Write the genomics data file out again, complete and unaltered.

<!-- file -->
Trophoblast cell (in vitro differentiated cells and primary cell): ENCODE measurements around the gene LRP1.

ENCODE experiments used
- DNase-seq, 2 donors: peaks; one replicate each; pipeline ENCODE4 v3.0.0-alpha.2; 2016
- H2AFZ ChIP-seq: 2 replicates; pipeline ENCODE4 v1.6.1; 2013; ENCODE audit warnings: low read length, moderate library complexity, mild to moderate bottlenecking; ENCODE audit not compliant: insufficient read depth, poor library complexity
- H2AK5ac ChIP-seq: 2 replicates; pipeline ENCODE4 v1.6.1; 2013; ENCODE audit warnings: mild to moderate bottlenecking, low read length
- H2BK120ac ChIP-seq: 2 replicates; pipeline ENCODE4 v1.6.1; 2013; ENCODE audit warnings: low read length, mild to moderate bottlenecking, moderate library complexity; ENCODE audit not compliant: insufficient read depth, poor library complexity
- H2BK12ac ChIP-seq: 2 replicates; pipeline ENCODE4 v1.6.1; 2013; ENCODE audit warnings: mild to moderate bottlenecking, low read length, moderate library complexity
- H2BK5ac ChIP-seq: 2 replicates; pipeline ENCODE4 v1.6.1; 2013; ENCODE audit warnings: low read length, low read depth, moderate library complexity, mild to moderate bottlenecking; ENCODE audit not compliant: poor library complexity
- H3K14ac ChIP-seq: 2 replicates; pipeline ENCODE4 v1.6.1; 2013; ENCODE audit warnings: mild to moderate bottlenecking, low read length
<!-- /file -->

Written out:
Trophoblast cell (in vitro differentiated cells and primary cell): ENCODE measurements around the gene LRP1.

ENCODE experiments used
- DNase-seq, 2 donors: peaks; one replicate each; pipeline ENCODE4 v3.0.0-alpha.2; 2016
- H2AFZ ChIP-seq: 2 replicates; pipeline ENCODE4 v1.6.1; 2013; ENCODE audit warnings: low read length, moderate library complexity, mild to moderate bottlenecking; ENCODE audit not compliant: insufficient read depth, poor library complexity
- H2AK5ac ChIP-seq: 2 replicates; pipeline ENCODE4 v1.6.1; 2013; ENCODE audit warnings: mild to moderate bottlenecking, low read length
- H2BK120ac ChIP-seq: 2 replicates; pipeline ENCODE4 v1.6.1; 2013; ENCODE audit warnings: low read length, mild to moderate bottlenecking, moderate library complexity; ENCODE audit not compliant: insufficient read depth, poor library complexity
- H2BK12ac ChIP-seq: 2 replicates; pipeline ENCODE4 v1.6.1; 2013; ENCODE audit warnings: mild to moderate bottlenecking, low read length, moderate library complexity
- H2BK5ac ChIP-seq: 2 replicates; pipeline ENCODE4 v1.6.1; 2013; ENCODE audit warnings: low read length, low read depth, moderate library complexity, mild to moderate bottlenecking; ENCODE audit not compliant: poor library complexity
- H3K14ac ChIP-seq: 2 replicates; pipeline ENCODE4 v1.6.1; 2013; ENCODE audit warnings: mild to moderate bottlenecking, low read length